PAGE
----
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Minnesota National Guard
Veteran's live beyond the yellow ribbon

With many US Armed Forces veterans returning home from Iraq and Afghanistan, Scott County Veterans Service is working hard to help troops make the transition back to civilian life

In an effort to connect with returning Soldiers, their families and all members of the community, a presentation Wednesday, Feb 21, will focus on issues surrounding the reintegration of Soldiers into their hometowns

Maj John Morris, the deputy state chaplain of the Minnesota National Guard, developed the idea for the community forum "Beyond the Yellow Ribbon" as a way to connect with all facets of the community "Just about everybody in the county is going to be affected in some way by these young people coming back," said Todd Kubinski, Scott County veterans service director

Anyone can attend the presentation, which will be beneficial for local government officials and staff: faith-based organizations, community groups, fraternal organizations, service providers, hospitals, clinics, police officers, firefighters and public health providers

Among the speakers will be two veterans who have recently returned from service overseas

The forum also will feature speakers from the state Department of Veterans Affairs and county Human Services Department There will be time for a question-and-answer session

"We want to give the business leaders and community leaders and family members an idea of some of the things they can expect to see and make them aware of whatever supportive services they need," Kubinski said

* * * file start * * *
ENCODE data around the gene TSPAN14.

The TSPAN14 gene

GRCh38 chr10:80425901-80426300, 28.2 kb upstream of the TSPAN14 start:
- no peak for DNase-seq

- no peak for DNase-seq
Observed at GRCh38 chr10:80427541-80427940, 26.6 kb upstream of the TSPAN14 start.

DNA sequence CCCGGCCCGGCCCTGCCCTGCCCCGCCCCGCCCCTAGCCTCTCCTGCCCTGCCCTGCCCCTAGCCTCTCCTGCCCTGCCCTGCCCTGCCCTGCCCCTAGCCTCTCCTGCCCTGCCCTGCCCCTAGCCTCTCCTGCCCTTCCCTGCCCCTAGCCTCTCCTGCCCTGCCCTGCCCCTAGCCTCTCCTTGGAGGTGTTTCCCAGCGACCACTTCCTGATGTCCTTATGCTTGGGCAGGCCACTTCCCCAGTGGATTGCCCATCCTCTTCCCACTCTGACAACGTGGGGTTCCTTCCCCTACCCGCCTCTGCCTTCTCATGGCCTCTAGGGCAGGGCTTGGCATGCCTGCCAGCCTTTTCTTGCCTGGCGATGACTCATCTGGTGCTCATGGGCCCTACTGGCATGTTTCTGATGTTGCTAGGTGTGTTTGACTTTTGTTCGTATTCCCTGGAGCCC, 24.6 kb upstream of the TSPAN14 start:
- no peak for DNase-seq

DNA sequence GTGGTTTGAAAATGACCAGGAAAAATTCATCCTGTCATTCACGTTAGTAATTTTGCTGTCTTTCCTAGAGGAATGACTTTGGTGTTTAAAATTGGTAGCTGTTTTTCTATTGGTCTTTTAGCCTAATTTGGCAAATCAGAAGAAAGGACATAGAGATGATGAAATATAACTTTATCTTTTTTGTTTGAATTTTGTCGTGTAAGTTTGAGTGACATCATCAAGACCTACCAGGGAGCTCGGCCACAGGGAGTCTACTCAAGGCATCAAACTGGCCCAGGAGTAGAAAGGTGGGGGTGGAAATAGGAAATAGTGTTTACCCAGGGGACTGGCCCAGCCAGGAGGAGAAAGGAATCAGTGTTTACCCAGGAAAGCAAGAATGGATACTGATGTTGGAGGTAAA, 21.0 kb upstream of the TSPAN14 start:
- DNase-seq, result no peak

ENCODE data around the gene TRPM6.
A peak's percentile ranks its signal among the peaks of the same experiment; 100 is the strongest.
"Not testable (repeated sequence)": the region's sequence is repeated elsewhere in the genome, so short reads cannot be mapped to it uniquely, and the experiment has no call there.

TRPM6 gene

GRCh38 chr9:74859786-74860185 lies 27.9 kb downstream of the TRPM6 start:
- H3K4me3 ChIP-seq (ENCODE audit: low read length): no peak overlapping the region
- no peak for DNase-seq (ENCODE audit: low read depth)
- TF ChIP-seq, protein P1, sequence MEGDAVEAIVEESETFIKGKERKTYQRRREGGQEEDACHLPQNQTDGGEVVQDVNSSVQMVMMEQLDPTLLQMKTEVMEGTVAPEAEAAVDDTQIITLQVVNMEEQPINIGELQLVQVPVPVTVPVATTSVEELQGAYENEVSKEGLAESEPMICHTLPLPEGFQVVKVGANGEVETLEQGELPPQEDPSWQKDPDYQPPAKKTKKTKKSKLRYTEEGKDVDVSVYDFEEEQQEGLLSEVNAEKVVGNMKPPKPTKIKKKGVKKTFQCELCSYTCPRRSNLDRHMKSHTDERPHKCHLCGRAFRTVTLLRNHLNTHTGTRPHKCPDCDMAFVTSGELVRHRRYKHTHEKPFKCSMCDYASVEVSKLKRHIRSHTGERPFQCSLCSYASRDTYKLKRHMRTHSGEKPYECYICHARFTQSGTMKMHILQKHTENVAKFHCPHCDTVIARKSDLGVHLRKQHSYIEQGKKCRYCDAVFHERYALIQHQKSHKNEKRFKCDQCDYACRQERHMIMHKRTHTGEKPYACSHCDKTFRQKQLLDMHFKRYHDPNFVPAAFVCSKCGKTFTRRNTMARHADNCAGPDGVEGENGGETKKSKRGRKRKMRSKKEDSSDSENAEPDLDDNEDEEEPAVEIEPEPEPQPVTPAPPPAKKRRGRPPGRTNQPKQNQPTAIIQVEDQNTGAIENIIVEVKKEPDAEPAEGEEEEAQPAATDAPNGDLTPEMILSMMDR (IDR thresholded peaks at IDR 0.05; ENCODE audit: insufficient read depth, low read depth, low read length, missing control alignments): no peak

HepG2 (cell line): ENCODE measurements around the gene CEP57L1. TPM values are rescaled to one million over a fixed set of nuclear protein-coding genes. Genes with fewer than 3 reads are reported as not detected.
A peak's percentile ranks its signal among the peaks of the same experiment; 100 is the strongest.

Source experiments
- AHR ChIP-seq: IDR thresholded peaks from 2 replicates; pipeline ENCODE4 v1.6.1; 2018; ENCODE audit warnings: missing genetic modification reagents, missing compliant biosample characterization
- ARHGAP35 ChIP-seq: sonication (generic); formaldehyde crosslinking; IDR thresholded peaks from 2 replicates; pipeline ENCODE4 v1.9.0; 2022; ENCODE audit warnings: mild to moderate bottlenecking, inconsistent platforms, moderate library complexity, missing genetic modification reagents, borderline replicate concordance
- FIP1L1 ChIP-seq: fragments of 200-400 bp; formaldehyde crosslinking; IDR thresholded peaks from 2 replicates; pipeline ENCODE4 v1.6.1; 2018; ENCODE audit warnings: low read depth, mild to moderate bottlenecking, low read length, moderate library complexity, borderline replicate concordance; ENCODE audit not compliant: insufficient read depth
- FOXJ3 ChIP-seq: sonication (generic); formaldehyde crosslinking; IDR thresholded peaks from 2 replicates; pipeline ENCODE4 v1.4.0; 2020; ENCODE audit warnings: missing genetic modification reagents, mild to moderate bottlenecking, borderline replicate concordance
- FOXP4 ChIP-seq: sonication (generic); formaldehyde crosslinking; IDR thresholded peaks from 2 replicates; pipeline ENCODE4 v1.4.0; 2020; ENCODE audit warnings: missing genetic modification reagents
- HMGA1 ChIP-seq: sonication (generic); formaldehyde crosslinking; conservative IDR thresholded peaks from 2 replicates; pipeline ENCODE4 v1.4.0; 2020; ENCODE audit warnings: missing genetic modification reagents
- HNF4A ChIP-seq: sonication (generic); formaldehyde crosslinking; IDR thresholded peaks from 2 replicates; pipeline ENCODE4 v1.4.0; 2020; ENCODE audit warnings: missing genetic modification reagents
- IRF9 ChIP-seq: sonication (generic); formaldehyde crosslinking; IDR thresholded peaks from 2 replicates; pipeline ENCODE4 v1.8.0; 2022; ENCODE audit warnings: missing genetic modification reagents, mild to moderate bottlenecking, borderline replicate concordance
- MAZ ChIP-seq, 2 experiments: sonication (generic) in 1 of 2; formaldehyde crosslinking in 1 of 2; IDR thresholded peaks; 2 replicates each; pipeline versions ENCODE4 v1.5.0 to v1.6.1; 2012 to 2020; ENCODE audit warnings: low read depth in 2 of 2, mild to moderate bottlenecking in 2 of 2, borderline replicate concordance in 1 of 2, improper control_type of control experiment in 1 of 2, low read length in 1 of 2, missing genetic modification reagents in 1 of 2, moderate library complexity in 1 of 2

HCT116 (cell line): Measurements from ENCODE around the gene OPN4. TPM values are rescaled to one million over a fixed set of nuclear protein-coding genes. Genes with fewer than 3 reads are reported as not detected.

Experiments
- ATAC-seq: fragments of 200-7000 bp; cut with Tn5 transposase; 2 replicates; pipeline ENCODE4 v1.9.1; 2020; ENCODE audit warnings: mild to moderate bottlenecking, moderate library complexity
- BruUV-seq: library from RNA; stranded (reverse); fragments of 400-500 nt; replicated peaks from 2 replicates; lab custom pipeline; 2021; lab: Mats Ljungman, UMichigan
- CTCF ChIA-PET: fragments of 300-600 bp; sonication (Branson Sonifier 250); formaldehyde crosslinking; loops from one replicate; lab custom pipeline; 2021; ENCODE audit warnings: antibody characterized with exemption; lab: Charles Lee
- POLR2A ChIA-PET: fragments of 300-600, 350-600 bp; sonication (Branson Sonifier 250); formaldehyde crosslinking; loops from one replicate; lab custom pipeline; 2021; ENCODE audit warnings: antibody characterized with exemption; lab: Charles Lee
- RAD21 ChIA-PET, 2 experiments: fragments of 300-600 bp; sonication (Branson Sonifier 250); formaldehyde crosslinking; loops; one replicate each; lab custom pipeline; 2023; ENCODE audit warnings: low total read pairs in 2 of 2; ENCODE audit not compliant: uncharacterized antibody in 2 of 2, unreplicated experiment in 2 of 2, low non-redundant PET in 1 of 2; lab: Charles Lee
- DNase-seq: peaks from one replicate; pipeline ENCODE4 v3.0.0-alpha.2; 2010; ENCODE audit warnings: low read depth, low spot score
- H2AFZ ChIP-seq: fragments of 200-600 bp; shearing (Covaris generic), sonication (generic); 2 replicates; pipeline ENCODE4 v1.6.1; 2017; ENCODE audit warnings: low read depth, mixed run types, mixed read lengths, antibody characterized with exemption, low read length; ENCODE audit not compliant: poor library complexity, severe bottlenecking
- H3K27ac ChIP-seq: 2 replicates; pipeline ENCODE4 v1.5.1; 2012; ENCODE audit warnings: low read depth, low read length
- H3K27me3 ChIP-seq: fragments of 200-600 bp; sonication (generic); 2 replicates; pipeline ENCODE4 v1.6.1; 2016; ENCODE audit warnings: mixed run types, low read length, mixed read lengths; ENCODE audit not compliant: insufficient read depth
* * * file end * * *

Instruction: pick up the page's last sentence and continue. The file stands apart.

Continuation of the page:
Topics will include addressing the needs of returning combat veterans and their families; raising awareness of the reintegration process commonly experienced by returning veterans; warning signs of post-traumatic stress disorder; and adjusting to civilian life after being a combat Soldier

Kubinski estimated that in the near future, about 50 to 75 veterans will be returning to Scott County from overseas

With those numbers and the Jan 16 death by suicide of an Iraq war veteran from Prior Lake on people's minds, the community meeting was planned

Combat veterans can encounter a range of challenges when reintegrating into civilian life, according to Kubinski

Some of those relate post-combat traumatic stress, such as chemical dependency or other mental health issues Kubinski says a lot of combat veterans are unaware they are eligible for two years of free medical care for those conditions related to their military service

These issues require a more involved response, but other challenges can be just as important